INTERIOR: the interior space is dominated by the Norman chancel arch, which has three orders of shafts with foliate and geometric carving to the capitals, and three orders of chevron carving to the arch. A pointed-arched recess to the right may mark the site of a stair to a former rood loft, or might be associated with an earlier pulpit. The windows are deeply splayed. The west end of the nave has three massive jowled posts with arch-bracing supporting the bell-frame, which houses two bells, one of circa 1300, the other of 1701 by Abraham Rudhall of Gloucester. The place of the fourth post is taken by the blocked arcade to the north wall, from the demolished C13 north aisle. The arcade is expressed internally by the central, circular pier with a shallow, circular capital and double-chamfered arches with polygonal responds, and some foliate carving to the capitals. The main roof truss to the nave has tie beam, principal rafters, collar and a central post rising from the tie beam to the collar, with raking struts to either side; the remainder of the nave roof is of collar-rafter construction with ashlar pieces, and cusped, curved windbraces. The floors are covered in terracotta tile, some with slip decoration. The chancel has a raised dais and wrought-iron and timber altar-rail of C19 date. There is a plain square aumbry in the south wall. The roof of the chancel is of simple A-frame construction apparently dating from the C19 restoration. High in the south wall the remnants of a former window are evident. The remainder of the south wall of the chancel has been largely removed in the creation of a wide arched opening with a very shallow arch, almost four-centred, with beaded moulding to the edges, giving access into the early-C13 south (Cressett) chapel. The chapel has terracotta-tiled floor, and a hammer-beam roof of slender scantling dating from the C19.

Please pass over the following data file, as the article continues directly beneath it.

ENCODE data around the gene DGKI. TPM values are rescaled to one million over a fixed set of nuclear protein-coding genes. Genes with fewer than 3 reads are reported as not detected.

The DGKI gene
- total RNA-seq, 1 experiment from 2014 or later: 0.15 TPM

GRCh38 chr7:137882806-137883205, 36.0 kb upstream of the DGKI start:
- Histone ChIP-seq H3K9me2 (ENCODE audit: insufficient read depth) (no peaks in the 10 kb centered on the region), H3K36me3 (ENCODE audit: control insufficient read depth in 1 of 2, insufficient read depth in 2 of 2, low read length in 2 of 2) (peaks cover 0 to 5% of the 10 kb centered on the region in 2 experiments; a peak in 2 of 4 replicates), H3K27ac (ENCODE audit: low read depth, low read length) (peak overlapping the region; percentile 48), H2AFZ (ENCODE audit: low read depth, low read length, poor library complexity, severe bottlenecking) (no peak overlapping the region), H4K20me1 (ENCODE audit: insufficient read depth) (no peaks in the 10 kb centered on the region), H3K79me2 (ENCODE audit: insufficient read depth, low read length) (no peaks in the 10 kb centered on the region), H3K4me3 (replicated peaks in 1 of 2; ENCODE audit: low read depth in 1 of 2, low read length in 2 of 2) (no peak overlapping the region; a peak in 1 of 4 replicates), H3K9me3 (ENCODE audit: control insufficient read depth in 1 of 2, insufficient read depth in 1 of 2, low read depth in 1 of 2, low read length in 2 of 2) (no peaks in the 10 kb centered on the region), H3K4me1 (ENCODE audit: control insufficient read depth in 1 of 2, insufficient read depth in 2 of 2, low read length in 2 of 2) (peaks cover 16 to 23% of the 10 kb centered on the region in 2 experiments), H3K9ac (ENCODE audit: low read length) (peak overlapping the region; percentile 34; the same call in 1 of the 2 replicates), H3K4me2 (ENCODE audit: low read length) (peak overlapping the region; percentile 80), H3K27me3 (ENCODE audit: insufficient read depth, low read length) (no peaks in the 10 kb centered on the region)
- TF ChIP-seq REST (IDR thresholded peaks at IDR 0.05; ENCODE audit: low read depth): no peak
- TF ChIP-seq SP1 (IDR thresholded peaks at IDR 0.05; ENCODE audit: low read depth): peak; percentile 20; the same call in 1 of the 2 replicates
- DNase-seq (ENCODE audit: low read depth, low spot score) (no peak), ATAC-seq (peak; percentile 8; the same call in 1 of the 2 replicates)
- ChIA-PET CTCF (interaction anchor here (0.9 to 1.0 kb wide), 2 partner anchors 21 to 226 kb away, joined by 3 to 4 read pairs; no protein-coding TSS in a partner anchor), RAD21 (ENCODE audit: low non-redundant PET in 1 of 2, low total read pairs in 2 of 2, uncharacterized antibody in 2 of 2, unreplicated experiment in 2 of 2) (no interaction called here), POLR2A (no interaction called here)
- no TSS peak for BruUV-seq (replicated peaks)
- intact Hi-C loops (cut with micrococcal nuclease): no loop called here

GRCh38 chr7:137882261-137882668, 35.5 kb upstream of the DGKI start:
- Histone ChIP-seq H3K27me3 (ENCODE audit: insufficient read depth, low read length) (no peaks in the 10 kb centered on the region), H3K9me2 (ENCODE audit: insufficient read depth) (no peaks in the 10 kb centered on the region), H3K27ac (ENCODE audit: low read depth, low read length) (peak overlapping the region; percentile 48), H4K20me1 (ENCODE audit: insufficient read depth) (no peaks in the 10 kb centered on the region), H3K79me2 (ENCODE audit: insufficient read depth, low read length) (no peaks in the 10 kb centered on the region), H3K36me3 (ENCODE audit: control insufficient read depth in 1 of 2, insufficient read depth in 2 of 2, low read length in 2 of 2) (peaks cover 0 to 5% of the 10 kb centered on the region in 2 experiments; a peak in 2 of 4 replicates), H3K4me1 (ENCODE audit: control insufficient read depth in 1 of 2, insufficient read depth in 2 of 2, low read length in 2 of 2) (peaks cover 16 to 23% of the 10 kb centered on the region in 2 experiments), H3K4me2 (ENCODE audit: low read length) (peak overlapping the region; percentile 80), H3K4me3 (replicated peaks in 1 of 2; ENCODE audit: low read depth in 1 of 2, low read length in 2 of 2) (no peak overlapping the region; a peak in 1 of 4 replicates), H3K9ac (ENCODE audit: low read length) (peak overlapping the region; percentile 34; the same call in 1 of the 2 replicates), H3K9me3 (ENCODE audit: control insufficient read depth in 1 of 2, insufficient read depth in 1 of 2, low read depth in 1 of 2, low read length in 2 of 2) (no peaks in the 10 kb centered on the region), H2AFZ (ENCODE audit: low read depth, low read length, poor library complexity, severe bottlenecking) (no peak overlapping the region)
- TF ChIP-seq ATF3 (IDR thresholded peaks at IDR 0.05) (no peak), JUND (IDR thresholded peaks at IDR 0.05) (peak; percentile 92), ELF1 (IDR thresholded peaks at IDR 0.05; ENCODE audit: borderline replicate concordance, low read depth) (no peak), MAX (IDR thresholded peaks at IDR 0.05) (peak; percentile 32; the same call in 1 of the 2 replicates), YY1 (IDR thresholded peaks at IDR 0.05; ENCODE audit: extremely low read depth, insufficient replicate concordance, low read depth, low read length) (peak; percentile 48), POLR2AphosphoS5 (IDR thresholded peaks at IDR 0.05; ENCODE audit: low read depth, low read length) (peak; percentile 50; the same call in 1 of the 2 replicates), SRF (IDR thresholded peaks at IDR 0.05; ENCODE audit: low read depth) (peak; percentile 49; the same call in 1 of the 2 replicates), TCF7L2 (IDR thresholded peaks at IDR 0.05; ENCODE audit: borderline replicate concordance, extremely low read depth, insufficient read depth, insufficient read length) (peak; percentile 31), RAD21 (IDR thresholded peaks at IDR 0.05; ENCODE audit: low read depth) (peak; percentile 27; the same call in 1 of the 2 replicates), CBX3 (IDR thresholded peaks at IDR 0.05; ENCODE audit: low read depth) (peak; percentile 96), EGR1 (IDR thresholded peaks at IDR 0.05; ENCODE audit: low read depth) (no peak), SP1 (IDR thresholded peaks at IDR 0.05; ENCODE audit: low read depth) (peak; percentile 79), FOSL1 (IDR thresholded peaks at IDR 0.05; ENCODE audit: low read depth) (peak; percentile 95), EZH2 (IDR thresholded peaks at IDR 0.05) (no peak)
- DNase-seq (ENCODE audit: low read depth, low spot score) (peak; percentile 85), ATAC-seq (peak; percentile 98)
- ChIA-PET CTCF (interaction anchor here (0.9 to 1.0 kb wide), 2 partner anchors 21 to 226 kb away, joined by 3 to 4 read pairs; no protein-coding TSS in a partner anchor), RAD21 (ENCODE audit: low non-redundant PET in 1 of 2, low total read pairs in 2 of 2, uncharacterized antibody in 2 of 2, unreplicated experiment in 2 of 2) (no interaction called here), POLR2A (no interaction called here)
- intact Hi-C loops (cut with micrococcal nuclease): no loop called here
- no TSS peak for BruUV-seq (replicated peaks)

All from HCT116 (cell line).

WALL PAINTING: the Cressett chapel has a painting on its west wall dating from circa 1200. The subjects include an angel, an enthroned king, and a broad band of foliate scrollwork in reddish-brown tones. The style of the scrollwork is identical to that in the wall paintings at nearby Claverley, and it is to be supposed that they are by the same hand.
FURNISHINGS: the font is Norman, and tub-shaped. There is cable moulding to the top rim and to the base, and the exterior is carved with tall, round-arched arcading. The pulpit, which has timber panels on a polygonal stone base, dates from the C17 and has carved arcading and foliate motifs in carved lozenges.